Rights of the Rock: The Alcatraz Occupation and Its Reverberations, a presentation and group discussion hosted by Sarah Spalding in cooperation with the WKU Center for Citizenship & Social Justice, will begin at 5 p.m. Thursday (March 22) at Downing Student Union, room 2124.
The presentation by Spalding, a senior English Literature major and Citizenship & Social Justice minor, will focus on how Alcatraz has impacted the indigenous rights movement in America, how it may have connections to the African American rights movement, its connection to modern activism, and the ways in which it sparked a discussion over Native American affairs during the Nixon Administration. A forum for discussion, interactive question and answer and a free-flow of processing and interpretation will follow the presentation.
“I believe that this will help to create awareness for the indigenous rights movement and its origins, as well as making cross-movement connections exploring what it may mean to say that a work of activism may have technically failed, but can still be impactful,” Spalding said.
This project will start a conversation about the origins of the indigenous rights movement through the 1969-1971 Occupation of Alcatraz Island. The impact of this event on the socio-political climate of the 1970s and beyond is little known to the public. Students and faculty could benefit from becoming informed on this topic so that it can be applied to modern indigenous rights events.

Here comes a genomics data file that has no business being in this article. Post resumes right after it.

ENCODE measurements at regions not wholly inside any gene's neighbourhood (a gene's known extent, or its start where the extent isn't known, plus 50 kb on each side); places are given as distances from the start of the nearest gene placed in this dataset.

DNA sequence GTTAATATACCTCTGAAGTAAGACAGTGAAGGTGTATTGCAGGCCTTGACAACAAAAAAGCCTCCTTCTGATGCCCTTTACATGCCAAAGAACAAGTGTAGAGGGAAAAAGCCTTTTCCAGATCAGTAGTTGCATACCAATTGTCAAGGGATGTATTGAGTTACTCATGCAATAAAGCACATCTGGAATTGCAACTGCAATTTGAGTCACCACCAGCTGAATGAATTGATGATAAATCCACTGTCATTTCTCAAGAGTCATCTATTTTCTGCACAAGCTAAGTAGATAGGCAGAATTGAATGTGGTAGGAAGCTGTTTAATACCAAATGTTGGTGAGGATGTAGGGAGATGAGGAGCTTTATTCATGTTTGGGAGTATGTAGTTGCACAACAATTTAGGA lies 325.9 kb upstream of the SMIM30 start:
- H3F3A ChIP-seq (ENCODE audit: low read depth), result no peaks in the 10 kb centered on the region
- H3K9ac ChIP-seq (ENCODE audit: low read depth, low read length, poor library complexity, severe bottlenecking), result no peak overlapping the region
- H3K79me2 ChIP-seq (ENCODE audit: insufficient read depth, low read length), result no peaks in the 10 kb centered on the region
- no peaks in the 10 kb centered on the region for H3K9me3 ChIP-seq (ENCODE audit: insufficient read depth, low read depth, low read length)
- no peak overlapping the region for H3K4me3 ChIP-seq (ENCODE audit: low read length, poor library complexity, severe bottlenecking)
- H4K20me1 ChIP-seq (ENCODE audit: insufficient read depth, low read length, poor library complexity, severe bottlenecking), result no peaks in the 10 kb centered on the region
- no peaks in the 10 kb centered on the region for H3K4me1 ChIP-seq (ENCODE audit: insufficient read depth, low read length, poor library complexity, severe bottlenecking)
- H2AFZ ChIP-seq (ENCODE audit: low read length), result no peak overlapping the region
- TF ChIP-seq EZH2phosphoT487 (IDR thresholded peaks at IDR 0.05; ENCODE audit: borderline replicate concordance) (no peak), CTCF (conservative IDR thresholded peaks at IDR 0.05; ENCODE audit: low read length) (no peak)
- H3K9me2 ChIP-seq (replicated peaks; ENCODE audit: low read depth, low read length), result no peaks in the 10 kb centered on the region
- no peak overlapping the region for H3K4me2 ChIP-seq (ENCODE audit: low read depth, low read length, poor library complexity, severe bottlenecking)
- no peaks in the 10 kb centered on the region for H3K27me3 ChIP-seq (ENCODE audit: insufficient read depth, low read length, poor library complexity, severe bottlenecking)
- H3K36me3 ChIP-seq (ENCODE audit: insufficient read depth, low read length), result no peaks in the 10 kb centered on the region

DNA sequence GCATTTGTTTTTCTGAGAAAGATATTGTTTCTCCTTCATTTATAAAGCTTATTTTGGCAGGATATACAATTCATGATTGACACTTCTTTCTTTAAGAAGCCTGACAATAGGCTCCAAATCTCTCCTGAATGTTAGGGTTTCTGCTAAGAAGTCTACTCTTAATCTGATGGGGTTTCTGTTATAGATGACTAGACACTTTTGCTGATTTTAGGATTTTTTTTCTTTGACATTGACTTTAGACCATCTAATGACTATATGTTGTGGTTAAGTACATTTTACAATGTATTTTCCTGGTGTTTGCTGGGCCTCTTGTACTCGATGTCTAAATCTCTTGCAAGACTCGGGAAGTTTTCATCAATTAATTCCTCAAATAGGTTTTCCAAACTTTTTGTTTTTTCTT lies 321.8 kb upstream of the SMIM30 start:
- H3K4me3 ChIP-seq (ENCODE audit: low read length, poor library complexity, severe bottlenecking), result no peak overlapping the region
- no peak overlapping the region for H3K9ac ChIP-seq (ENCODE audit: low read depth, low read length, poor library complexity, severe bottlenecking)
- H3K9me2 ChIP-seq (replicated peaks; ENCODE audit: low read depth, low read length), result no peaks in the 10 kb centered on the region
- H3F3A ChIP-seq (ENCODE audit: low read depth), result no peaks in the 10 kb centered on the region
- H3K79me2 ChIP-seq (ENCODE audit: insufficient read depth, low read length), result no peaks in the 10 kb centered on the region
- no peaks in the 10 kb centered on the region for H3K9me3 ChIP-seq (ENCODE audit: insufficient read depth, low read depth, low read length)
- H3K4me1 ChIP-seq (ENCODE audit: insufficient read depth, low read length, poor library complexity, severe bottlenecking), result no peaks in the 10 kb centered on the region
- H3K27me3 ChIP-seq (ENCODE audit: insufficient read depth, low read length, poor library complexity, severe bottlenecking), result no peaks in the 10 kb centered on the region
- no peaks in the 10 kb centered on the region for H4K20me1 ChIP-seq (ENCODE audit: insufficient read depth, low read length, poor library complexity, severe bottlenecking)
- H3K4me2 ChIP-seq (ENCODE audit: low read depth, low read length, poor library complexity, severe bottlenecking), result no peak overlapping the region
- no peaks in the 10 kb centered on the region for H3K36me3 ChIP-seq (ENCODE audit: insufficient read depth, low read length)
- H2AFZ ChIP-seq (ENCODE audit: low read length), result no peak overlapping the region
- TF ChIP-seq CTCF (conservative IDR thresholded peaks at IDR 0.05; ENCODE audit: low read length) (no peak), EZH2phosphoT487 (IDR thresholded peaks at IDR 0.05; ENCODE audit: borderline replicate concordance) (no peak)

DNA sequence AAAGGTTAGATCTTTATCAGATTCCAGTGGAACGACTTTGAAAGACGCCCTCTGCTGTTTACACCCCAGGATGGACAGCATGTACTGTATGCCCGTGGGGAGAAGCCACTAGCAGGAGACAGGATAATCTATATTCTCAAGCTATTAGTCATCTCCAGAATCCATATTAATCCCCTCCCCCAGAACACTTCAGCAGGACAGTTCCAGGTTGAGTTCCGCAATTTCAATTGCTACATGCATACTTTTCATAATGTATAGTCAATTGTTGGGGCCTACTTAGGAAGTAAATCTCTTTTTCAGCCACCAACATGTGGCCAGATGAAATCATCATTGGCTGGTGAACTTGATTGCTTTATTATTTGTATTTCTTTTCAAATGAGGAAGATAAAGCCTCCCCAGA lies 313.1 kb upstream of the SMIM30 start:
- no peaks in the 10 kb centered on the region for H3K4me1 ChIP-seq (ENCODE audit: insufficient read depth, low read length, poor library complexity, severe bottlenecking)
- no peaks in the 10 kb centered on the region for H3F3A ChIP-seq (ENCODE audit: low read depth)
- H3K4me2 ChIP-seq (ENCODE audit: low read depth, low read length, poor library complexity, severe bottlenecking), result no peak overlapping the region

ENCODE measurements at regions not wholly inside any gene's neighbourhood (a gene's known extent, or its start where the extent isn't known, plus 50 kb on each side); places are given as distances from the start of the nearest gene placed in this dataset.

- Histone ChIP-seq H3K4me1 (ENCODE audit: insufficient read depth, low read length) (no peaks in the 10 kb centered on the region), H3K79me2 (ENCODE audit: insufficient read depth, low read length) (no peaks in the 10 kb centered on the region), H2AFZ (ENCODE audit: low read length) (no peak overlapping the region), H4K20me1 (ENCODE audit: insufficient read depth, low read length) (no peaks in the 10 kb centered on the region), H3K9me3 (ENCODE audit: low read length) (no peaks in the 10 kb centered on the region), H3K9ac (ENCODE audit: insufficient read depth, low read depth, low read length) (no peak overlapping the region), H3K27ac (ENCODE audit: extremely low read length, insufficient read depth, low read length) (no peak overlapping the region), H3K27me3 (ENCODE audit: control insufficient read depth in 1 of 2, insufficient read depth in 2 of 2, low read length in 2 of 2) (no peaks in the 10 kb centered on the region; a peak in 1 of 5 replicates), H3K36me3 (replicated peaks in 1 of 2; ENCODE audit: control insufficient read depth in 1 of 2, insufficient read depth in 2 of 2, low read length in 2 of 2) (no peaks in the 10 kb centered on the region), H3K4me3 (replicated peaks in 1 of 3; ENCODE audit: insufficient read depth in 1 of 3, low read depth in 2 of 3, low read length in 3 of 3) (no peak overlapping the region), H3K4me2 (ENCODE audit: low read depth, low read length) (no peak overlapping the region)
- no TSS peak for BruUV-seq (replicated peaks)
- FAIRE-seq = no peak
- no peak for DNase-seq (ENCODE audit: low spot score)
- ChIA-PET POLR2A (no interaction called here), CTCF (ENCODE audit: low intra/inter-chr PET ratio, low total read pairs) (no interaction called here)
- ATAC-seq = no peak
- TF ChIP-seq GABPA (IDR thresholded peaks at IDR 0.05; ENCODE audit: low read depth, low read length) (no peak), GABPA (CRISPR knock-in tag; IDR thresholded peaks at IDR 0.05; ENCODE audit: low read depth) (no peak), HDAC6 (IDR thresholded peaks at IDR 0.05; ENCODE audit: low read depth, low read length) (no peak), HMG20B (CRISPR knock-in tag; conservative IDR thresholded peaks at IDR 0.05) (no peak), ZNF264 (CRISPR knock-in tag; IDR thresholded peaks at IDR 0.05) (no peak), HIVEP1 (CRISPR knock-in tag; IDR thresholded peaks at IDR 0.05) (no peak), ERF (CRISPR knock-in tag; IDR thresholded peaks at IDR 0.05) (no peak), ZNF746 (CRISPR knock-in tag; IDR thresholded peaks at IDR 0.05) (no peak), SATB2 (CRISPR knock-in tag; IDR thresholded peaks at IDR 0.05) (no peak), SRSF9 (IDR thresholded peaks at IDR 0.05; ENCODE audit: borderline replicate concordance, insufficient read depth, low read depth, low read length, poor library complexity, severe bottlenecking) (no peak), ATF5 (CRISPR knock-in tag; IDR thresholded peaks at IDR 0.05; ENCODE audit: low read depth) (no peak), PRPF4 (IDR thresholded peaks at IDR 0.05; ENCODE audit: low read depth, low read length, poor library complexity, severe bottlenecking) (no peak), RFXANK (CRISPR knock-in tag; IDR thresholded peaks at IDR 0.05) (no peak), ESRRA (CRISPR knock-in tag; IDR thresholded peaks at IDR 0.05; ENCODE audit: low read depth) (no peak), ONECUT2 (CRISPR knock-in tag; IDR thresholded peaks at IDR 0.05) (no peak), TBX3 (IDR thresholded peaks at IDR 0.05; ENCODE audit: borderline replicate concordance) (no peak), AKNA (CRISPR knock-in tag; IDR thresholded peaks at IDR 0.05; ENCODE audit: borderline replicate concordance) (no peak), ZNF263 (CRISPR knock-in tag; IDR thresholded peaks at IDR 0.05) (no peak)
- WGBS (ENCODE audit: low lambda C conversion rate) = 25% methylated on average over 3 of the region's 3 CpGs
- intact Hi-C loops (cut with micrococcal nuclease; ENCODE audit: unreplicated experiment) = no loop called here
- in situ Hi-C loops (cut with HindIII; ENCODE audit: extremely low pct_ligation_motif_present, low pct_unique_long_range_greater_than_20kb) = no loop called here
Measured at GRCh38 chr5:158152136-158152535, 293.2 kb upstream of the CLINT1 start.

With the goal of creating awareness for the indigenous rights movement and providing visibility for the history of struggle for the Native American people, the project will culminate into a published thesis that will be made available to the university community and to the general public. In this way, the project will have an ongoing impact in that it will potentially generate awareness and be a resource that details the impact of the Alcatraz Occupation and shows how movements that technically fail can still be impactful.
“My goal in this presentation is to call attention to a fascinating event in our nation’s history that was a transformative group’s struggle that is little recognized: our Native American population,” Spalding said. “The Alcatraz occupation of 1969-1971 changed the way that the U.S. government dealt with and respected the American Indian population and really ignited what’s termed the ‘Red Power Movement.’ Secondly, I’d like to hear thoughts from the audience on how Native American rights in the 1960s mirror other civil rights movements of the time and how that may be translated into our modern society as well. I’d love to hear some discussion from those who attend.”
The event is free and open to the public. This is a swipeable event. For information about the project, contact Sarah Spalding at email@example.com.